As an example, a couple of years back , I had a gas fitter come to the house to install a new stove. The first said the bottles HAD to go in position x rather than position y and proceeded to quote all the rules as to why this was the case. The second one turned up and said the bottles HAD to go in postion y and that position x was not suitable. Of course he could quote all the rules to support his position.

In the end I chose the guy who was certain the bottles must go in the position I most favoured!
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Old 28-01-2016, 06:11   #7
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Re: LG Gas Fitting and Compliance in Australia

AS/NZS 5601.2:2013
Joint Australian and New Zealand standards for LP Gas Installations In Caravans And Boats For Non Propulsive Purposes.
Latest gas installation standards published AS/NZS 5601.1 & 2:2013

And ➥ https://www.dnrm.qld.gov.au/__data/a...vans-boats.pdf

See also Government of Western Australia ➥ https://www.commerce.wa.gov.au/publi...y-marine-craft
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Old 28-01-2016, 06:44   #8
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Re: LG Gas Fitting and Compliance in Australia

Quote:
Originally Posted by Rustic Charm View Post
I have had a gas fitter come out and have a look at my boat. I had wanted him to install a shut off valve on my cooker, but he's unable to do that as he's then responsible for the whole installation which does not comply.

Apparently, the following is needed.

Properly certified boat/caravan copper tubing with lagging.
A gas alarm with solenoid shut off to the bilge.
Adequate ventilation throughout the vessel. He's not sure if my three are adequate or not.
And appropriate bottle storage. Mine is external on the pushpit.

It seems this will be a project for next year now as it's too much work to do this year. It makes me wonder how many boats in Australia are appropriately certified for gas?
I'm not sure I'd want the shutoff valve at the cooker -- why do you want that? Adds two joints and one device which could leak. I would just shut the gas off at the bottle and burn all the gas out of the line through the cooker, if I were you, when you need to connect the cooker.

There are different opinions about copper vs flex hose. Some think that a continuous length of flex hose is better, because copper can crack.

Nothwithstanding that, I think a certified and code compliant system is desirable, so you might think about hiring a gas fitter who seems to know his business to go through the entire system for you. Flexible hoses should be replaced on a regular basis and every thing should be tested.

The gas sniffer in the bilge is highly desirable and I would do that whether or not it's required.

A solenoid cutoff is also highly desirable because it means you can turn the gas on and off at the bottle, from inside the cabin, making it 10000x more likely that you will actually do it. The automatic cutoff function is a bonus.

I'm not sure why bottle storage on the rail is so bad. Look ugly I guess, but I would think it's safer than any kind of gas locker would be.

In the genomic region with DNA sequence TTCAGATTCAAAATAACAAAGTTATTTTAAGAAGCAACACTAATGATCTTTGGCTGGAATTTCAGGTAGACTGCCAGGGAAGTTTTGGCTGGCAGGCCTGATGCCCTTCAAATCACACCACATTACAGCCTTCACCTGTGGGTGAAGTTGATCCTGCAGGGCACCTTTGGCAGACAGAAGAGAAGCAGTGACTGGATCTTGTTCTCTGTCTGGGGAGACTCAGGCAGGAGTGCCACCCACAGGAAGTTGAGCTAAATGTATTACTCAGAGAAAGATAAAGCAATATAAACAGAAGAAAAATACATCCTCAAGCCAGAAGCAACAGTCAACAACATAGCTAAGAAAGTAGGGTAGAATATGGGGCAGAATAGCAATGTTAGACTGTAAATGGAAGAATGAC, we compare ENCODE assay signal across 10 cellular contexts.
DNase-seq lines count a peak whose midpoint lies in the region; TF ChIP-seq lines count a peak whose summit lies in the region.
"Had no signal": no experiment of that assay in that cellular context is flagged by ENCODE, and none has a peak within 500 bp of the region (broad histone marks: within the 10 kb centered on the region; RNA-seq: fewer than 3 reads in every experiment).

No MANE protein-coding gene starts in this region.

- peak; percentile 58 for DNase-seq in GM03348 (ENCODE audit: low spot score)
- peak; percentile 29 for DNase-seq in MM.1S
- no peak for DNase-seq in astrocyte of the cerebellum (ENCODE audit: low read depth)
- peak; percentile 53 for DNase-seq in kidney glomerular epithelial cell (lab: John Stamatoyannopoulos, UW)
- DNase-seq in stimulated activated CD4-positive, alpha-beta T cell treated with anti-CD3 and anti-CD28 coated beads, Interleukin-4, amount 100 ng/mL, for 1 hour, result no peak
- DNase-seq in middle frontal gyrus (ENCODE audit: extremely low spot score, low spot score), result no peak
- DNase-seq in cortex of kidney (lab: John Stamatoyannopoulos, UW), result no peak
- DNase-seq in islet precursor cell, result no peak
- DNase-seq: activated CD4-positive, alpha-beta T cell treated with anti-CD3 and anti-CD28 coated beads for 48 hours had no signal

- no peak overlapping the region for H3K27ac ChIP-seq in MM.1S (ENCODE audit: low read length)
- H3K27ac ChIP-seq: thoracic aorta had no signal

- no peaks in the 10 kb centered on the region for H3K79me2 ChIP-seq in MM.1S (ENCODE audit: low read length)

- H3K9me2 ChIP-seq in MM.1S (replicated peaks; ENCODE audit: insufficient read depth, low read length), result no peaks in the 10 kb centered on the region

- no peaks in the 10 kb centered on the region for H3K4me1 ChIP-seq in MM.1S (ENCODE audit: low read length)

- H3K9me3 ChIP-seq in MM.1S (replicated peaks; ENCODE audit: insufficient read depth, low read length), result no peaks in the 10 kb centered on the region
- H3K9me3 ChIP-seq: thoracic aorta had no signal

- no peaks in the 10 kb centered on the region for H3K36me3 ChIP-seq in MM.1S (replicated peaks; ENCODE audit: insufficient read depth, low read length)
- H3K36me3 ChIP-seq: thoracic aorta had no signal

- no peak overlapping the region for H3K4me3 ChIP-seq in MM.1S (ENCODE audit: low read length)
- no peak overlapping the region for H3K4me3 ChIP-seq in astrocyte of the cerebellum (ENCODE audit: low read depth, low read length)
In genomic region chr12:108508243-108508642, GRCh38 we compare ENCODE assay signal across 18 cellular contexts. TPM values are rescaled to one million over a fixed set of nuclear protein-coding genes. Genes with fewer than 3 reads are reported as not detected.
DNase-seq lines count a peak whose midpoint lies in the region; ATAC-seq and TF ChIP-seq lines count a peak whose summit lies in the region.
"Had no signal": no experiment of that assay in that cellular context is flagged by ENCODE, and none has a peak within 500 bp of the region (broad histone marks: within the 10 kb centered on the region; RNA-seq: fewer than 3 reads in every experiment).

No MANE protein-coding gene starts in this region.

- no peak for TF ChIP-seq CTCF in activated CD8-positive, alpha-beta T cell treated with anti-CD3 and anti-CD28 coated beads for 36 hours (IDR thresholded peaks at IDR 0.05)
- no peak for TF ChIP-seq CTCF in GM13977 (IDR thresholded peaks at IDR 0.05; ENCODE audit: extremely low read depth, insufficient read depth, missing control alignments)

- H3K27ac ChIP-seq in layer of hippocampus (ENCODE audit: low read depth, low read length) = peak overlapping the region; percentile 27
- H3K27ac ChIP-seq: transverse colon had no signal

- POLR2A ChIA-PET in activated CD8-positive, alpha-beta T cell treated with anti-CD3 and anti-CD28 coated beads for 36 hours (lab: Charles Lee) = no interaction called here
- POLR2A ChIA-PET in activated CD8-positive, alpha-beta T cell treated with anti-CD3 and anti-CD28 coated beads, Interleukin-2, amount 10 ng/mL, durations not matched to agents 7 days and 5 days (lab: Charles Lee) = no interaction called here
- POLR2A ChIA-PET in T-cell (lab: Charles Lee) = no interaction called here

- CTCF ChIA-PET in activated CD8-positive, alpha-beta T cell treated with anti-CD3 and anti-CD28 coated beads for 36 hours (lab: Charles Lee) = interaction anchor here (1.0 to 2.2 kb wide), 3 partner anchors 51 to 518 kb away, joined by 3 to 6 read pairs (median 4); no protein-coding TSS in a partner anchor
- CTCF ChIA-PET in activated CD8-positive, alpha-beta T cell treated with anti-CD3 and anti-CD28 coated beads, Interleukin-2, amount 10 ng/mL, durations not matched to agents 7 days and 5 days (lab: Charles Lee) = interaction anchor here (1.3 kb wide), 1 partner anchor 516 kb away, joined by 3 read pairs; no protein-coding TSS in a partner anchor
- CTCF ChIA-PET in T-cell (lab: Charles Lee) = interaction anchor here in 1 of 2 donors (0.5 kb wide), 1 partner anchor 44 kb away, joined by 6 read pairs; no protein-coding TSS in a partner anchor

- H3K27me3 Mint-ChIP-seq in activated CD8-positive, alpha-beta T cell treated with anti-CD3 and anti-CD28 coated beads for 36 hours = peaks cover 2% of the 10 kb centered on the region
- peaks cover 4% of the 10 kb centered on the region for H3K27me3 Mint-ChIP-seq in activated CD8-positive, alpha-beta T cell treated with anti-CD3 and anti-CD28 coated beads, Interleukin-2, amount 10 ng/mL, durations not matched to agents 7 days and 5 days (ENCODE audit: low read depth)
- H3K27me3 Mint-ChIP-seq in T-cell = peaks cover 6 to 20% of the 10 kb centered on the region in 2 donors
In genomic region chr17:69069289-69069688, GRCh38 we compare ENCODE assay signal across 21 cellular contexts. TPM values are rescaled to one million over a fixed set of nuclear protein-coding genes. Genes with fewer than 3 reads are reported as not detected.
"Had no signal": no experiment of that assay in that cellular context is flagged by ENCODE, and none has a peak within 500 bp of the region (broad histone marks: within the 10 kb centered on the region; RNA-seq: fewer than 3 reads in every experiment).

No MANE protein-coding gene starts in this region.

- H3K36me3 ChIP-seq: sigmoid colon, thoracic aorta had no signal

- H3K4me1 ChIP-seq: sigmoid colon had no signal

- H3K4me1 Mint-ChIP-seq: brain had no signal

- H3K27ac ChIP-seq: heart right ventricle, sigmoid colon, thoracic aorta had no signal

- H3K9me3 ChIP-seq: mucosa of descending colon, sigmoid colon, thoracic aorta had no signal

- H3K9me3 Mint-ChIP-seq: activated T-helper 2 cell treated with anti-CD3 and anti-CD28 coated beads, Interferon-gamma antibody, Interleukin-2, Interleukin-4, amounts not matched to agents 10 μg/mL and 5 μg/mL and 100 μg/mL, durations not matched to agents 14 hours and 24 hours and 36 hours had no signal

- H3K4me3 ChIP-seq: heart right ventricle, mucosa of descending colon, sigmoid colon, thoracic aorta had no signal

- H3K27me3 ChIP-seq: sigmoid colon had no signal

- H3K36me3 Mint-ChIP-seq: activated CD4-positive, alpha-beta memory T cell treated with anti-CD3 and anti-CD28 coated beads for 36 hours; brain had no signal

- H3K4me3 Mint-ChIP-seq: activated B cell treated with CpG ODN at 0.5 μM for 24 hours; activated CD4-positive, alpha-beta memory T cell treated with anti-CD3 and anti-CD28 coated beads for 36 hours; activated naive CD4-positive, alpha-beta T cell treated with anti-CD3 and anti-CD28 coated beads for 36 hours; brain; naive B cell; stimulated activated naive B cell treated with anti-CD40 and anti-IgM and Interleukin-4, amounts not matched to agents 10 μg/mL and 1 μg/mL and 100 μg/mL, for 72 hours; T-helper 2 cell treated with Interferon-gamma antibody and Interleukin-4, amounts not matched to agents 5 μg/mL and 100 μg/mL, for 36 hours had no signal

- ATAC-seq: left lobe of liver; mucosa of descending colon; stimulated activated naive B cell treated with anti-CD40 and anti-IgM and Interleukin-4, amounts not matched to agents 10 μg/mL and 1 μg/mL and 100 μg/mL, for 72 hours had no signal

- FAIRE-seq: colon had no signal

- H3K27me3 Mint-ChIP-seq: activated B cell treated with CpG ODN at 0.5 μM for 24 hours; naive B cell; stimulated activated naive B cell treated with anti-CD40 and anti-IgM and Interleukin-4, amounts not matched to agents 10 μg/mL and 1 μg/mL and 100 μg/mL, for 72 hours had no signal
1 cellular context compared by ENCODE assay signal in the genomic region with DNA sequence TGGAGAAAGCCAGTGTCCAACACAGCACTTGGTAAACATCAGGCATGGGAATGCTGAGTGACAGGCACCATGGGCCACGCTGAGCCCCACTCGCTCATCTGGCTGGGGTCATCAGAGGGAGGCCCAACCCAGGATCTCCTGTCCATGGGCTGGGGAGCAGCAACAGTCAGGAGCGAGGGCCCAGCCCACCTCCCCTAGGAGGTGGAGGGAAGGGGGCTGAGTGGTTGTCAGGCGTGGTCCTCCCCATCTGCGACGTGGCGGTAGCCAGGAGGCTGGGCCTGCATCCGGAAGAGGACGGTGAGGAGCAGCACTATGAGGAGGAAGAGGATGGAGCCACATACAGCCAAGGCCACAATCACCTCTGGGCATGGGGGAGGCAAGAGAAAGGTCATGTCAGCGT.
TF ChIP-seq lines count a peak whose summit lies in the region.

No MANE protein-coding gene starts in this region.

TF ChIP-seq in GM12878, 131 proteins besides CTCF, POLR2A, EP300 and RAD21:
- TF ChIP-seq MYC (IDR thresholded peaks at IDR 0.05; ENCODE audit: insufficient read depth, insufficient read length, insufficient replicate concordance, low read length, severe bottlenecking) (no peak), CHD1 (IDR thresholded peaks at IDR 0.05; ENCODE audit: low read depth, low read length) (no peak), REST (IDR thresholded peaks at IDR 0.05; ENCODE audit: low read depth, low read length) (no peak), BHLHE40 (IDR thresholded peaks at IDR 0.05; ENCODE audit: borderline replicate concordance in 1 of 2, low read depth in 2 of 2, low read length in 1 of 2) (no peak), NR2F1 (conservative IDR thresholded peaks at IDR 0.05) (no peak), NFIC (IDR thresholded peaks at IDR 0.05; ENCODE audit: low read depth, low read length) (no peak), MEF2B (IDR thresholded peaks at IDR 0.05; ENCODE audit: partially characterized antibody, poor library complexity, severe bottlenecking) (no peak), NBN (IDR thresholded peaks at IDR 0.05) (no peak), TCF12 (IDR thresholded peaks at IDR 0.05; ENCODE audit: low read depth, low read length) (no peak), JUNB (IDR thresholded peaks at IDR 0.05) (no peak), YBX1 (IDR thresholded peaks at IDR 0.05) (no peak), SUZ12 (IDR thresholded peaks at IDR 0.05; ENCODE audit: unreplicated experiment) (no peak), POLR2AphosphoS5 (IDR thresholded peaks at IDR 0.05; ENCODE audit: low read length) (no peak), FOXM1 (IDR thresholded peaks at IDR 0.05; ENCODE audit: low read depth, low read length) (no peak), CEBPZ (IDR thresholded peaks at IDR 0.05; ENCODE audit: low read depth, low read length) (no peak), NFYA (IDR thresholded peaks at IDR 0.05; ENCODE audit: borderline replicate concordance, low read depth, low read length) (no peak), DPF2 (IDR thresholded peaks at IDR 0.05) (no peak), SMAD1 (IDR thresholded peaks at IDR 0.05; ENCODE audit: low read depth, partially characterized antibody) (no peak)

As you might know from another thread, I hate gas, but you can improve safety by about a million times if you take some care with it, and invest some time and effort into your installation.
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Old 28-01-2016, 07:04   #9
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Re: LG Gas Fitting and Compliance in Australia

Our gas install was certified when we purchased our current boat in 2013. The BBQ has its own cylinder hanging off the Pushpit rail and didn't require certification. The stove cylinder sits in a dedicated gas locker, has braided line to the regulator (within the locker) then copper pipe with a manual valve located in the galley. There is a placard reading "Remember to turn gas off at bottle" above the stove which I see on a lot of different boats, so it may also be a requirement. We also have the gas sniffer gadget as well. This is in Queensland and I can only assume it's a legit install.

I should add the stove's a proper marine stove fitted with safety cutout burners.

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Old 28-01-2016, 07:20   #10
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Re: LG Gas Fitting and Compliance in Australia

Quote:
Originally Posted by undercutter View Post

When we were in Darwin I tried to source a new 12v solenoid from the local chandleries and no one stocked them or even knew what I was talking about. Looked in Queensland just out of curiosity and no one had them there either. Asked a few boaties that we have met and no one has or has even heard of these devices?????
12 VDC solenoids are used in dual fuel LPG powered vehicles so an installer of these should be able to put you on to one. Goyen Controls in Sydney used to be a major supplier of electric valves.

Personally, I'm not keen on the idea of an electric solenoid sitting inside the gas locker in a somewhat corrosive environment that is electrically operated unless the wiring and coil were intrinsically safe for that application, which could account for the $$$ price tags of those marketed for this purpose.



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Old 28-01-2016, 07:32   #11
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Re: LG Gas Fitting and Compliance in Australia

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Originally Posted by Reefmagnet View Post